Published: 06-05-2013 00:00 | Updated: 26-11-2013 10:33

Emergency care begins at the Dispatch centre

[PRESS INVITATION 30 April 2013] Alarm receiving centres have long been a hidden and partly neglected part of the healthcare system. Now, however, more and more research is being done on how alarm centre operations can be organised to save more lives.

Katarina Bohm

Calls to 112 and the alarm receiving centre are often the first contact people have with the healthcare services in the event of an emergency. What they are then told can have a decisive effect on health, life and death.

"By tradition this part of the healthcare system has often been neglected by researchers," says co-arranger of the conference, Dr Katarina Bohm, nurse and medical scientist at Karolinska Institutet and Södersjukhuset. "But now we can see that research is moving slowly but surely back down the chain, from hospital to Emergency department, and the ambulance and on to the alarm receiving centre."

There are therefore a large number of questions that research needs to answer. Experiences from the USA, Europe and Scandinavia will be presented at the conference by international speakers, and researchers will be able to meet professionals from health authorities and alarm centres to discuss such matters as time for advice and action, condition identification, decision-making support and the optimal competence for alarm centre operators.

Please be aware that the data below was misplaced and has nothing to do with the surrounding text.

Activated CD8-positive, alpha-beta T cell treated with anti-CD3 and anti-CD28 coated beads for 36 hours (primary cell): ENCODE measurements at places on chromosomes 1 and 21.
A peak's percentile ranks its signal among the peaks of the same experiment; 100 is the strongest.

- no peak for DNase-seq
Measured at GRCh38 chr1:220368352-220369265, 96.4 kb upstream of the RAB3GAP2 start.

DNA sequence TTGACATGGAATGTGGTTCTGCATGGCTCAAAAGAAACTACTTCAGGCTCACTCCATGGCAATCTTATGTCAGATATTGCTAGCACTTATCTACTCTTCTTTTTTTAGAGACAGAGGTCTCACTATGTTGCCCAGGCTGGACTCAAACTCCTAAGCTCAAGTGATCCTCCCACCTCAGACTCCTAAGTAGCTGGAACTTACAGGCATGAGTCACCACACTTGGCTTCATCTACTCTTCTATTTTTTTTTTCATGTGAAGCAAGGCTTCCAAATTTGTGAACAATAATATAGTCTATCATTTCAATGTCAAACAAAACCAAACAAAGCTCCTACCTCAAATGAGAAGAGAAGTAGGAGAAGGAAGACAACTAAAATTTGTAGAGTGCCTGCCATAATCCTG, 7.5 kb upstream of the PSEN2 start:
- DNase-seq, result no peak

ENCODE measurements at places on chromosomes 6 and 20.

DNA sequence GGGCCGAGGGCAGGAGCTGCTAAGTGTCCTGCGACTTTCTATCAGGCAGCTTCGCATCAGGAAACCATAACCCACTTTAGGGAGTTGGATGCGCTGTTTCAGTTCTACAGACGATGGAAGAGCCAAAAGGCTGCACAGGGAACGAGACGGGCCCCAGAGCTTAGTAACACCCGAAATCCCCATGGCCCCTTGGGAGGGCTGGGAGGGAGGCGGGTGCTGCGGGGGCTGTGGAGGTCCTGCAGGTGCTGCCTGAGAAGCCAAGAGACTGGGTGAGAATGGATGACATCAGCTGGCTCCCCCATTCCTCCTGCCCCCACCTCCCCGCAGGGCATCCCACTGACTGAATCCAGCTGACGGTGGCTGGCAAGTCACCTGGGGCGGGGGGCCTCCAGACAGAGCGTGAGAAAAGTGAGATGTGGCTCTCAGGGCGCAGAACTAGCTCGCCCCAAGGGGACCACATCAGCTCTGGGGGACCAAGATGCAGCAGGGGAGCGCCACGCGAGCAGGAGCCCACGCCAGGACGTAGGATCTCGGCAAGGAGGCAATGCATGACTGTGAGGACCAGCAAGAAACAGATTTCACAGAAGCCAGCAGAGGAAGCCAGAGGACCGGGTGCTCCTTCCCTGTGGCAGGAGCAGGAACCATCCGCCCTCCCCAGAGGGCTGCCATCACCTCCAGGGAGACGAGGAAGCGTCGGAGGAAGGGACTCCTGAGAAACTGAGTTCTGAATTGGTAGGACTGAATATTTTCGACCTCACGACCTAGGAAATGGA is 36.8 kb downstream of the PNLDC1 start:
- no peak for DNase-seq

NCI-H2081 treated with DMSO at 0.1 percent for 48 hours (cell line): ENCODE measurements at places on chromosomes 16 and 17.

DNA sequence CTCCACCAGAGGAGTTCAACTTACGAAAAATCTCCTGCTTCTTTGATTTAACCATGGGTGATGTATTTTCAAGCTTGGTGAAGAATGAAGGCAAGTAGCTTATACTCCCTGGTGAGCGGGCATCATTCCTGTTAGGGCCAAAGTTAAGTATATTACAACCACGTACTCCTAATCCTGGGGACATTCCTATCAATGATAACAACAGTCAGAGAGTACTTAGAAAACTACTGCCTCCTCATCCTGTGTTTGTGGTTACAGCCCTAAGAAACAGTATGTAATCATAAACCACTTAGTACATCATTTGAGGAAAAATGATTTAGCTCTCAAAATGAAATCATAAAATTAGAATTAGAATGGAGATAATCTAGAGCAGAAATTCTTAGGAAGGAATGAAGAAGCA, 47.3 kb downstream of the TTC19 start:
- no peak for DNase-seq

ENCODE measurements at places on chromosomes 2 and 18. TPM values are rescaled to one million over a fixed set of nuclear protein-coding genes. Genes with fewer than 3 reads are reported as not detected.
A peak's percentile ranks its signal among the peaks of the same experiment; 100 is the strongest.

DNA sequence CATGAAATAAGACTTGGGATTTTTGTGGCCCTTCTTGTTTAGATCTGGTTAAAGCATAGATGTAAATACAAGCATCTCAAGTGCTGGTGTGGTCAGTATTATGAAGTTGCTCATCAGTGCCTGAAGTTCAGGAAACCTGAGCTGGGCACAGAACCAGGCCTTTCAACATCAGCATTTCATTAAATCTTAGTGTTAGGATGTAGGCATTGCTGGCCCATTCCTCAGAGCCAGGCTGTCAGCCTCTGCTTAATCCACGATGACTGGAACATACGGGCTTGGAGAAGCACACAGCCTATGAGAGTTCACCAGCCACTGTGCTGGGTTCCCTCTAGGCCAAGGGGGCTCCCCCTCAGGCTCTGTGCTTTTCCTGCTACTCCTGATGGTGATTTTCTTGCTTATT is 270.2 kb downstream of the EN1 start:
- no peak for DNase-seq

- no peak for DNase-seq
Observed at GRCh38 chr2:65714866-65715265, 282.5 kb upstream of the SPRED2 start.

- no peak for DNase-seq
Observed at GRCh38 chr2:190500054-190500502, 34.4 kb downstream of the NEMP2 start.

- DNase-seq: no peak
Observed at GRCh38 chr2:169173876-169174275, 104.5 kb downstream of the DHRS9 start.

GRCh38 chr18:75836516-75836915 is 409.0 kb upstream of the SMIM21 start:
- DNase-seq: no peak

"The operators only have the symptoms to go on. They have no visuals and can't feel or smell the caller. They can't even be sure of talking to the person who needs help. It's a very tense and critical situation in which communication has to be clear and concise."

Many of the calls are urgent and one study has shown that a higher level of competence and experience amongst alarm centre operators can double a person's chances of survival after a cardiac arrest. On . OnOn the other hand, they can only identify around half the number of stroke patients. Blood poisoning (sepsis) is also a condition for which more research on the role of the alarm receiving centre could improve outcomes.

Research in this field has been very much in the news recently. For instance, the report of the government commission on the emergency services is due at the end of April.

Reporters are welcome to attend the conference:

Medical dispatching 2013 - Seeking for the golden standard

When: 14 May 12 pm - 5 pm and 15 May 9 am - 12 pm

Where: Lecture Hall Ihre, Södersjukhuset, Sjukhusbacken 10, Stockholm.

For further information, contact: